The wildflower meadows of Paradise Valley

Mount Rainier—The Parkby Don H. Meredith

Mount Rainier is a dormant volcano, one of many in the Cascade Mountains of Washington, Oregon and California. It has the largest mass of any mountain in the lower 48 United States. Mt. Rainier also has the most extensive glacier system of any such mountain. It has been used as a training ground for mountaineers practising their ice climbing skills before venturing into the Himalaya.

In 1966, I was employed as a seasonal Fire Control Aide, which was really an apprentice ranger position. While in training for our duties at Longmire, I met Tim Hall and we became fast friends. He and I ended up on the Sunrise side of the mountain. This turned out to be an ideal posting for me because Sunrise was off the well-beaten tourist path. Sunrise was also a beautiful part of the park, being near timberline with magnificent views of the mountain and easy access to many of the nearby wilderness trails. Tim and I shared the duty of manning the Mount Fremont Fire Lookout Tower. He spent five days a week at the tower and I spent two, covering his days off. When not in the tower, I assisted the rangers at Sunrise.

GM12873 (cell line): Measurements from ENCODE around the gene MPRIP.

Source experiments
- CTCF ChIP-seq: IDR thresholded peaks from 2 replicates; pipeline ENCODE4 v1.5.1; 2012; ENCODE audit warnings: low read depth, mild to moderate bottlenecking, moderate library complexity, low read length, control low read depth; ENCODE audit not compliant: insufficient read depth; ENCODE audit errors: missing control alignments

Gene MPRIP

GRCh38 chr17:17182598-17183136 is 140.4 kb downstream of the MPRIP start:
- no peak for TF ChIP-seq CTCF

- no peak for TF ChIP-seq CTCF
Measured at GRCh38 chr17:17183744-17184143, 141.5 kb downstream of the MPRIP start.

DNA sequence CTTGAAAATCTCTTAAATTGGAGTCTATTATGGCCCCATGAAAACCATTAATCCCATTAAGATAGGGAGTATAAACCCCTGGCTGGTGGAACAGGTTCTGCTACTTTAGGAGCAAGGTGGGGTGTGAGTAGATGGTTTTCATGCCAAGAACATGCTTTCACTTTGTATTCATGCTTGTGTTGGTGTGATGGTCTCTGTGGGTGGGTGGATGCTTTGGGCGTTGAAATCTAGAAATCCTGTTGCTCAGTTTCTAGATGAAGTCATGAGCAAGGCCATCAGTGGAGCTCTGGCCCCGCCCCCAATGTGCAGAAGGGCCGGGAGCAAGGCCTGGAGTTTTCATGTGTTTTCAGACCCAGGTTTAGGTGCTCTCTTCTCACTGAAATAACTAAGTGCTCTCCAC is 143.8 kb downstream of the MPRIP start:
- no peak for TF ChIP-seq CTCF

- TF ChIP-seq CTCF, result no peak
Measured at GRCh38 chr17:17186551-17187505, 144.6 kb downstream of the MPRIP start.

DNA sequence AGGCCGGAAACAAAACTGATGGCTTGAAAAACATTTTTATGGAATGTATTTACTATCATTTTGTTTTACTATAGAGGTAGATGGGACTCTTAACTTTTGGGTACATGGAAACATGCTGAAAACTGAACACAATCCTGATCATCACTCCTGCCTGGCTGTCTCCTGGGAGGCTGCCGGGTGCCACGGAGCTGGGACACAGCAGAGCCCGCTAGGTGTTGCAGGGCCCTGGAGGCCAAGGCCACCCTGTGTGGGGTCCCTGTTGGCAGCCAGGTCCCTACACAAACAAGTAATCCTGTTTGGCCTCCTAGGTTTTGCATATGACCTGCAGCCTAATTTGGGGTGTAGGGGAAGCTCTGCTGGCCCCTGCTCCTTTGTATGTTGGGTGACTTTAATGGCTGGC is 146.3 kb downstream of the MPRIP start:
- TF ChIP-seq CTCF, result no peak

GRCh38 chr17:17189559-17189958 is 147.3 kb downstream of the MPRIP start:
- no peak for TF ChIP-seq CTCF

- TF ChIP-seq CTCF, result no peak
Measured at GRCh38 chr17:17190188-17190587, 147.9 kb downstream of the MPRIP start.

In 1967, I was hired as a Seasonal Park Ranger, where I served at Lake James, a backcountry posting in the the northeastern portion of the park. In 1968, I served as a ranger at Sunrise. In 1969, I took part-time duties as a ranger at Sunrise, while I conducted a graduate study in alpine ecology in Huckleberry Park, just north of Sunrise. As part of my ranger duties that year, I served as the climbing ranger at Camp Schurman on weekends. The following photographs are taken from all four years.

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